LONDON (Reuters) – Britain’s top court will rule on Tuesday whether Prime Minister Boris Johnson’s decision to suspend parliament was unlawful, a judgment that could lead to the recall of the legislature and give lawmakers more chance to obstruct his Brexit plans.
FILE PHOTO: A woman protests outside the Supreme Court of the United Kingdom against Prime Minister Boris Johnson’s decision to prorogue parliament, in London, Britain September 17, 2019. REUTERS/Toby Melville
Johnson advised Queen Elizabeth to prorogue, or suspend, parliament on Aug. 28, a move his opponents said was made to stymie challenges to his promise to take Britain out of the European Union on Oct. 31 with or without a divorce deal.
Johnson says the aim of the suspension – from Sept. 10 until Oct. 14 – was to allow his Conservative government bring in a new legislative agenda and that few working days would be lost.
The Supreme Court said its 11 justices would hand down their judgment at 10:30 a.m. (0930 GMT) on Tuesday.
During three days of hearings last week, the Supreme Court was told by lawyers for anti-Brexit campaigners, opposition lawmakers and even former Conservative prime minister John Major that the five-week shutdown was the longest in 50 years and simply a means to stop parliament doing its job.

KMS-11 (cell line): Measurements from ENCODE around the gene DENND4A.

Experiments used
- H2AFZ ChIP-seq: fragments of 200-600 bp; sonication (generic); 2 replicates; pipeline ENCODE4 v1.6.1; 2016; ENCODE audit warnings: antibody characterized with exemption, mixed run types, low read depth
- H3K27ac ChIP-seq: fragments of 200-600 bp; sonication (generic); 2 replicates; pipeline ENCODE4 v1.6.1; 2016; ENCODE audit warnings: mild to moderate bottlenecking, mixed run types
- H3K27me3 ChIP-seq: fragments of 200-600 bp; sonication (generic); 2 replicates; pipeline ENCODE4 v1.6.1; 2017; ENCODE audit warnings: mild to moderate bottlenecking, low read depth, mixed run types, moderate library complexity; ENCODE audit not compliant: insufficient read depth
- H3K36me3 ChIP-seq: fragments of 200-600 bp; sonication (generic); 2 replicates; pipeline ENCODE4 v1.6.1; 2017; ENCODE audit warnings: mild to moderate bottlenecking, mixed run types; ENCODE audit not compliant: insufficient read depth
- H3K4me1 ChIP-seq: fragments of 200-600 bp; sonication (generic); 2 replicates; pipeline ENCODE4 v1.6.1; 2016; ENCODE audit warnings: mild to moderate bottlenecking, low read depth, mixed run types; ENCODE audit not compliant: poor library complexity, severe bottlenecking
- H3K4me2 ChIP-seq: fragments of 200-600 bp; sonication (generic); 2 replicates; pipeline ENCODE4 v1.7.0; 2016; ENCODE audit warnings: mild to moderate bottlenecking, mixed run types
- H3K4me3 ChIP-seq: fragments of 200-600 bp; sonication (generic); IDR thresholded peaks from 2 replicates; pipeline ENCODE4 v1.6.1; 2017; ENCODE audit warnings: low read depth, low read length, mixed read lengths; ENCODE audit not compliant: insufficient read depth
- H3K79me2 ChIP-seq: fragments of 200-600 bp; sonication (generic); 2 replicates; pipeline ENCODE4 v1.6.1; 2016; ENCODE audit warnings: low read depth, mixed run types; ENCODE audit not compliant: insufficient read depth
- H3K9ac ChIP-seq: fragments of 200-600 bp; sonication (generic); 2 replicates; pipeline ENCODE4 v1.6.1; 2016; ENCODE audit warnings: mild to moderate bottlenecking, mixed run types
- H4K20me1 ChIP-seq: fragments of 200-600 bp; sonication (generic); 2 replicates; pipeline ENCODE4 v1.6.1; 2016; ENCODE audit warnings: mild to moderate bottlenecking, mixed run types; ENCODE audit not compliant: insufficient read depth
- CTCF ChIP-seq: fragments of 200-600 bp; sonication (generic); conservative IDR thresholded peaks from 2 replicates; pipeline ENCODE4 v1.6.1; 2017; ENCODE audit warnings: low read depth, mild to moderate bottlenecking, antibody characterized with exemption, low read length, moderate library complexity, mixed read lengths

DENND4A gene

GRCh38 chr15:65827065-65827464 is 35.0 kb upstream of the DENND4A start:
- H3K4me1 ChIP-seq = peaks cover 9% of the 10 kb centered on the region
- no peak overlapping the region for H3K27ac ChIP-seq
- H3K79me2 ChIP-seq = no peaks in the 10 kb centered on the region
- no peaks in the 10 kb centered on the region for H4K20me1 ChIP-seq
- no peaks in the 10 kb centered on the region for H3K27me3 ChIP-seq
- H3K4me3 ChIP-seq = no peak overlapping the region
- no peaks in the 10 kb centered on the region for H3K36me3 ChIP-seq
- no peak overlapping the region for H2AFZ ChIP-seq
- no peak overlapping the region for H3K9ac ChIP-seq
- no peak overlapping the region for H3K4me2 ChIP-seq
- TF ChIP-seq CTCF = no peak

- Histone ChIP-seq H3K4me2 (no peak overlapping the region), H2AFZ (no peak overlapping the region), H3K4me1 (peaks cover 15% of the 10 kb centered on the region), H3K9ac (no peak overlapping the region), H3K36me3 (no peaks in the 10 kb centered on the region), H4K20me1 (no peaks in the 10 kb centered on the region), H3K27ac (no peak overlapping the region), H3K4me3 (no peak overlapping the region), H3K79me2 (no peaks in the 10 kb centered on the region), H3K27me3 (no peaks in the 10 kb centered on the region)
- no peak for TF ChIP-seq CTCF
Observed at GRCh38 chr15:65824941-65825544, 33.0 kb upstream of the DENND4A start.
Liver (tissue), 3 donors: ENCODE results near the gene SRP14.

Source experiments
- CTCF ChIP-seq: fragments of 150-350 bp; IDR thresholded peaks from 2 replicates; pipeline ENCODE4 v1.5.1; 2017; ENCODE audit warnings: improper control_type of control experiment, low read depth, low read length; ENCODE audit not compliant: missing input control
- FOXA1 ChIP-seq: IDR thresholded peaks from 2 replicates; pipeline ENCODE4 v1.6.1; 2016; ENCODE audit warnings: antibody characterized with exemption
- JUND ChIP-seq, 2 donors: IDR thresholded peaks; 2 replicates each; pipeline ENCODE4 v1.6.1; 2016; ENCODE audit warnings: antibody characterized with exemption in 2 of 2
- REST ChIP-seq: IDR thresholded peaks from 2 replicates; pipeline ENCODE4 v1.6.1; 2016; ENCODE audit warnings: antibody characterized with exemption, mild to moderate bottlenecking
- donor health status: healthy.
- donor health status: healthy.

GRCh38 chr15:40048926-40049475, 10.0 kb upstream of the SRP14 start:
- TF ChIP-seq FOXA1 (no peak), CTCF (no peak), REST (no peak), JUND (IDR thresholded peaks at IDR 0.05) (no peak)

Under Britain’s uncodified constitution, the power to suspend or dissolve parliament formally remains with the monarch, a politically impartial figure who acts in accordance with the advice of the prime minister.
The Supreme Court will have to decide if the issue is one that judges should even be involved in or if it was simply a political issue.
The High Court of England and Wales ruled earlier this month that the issue was indeed not “justiciable” but Scotland’s top court concluded Johnson had acted illegally and that the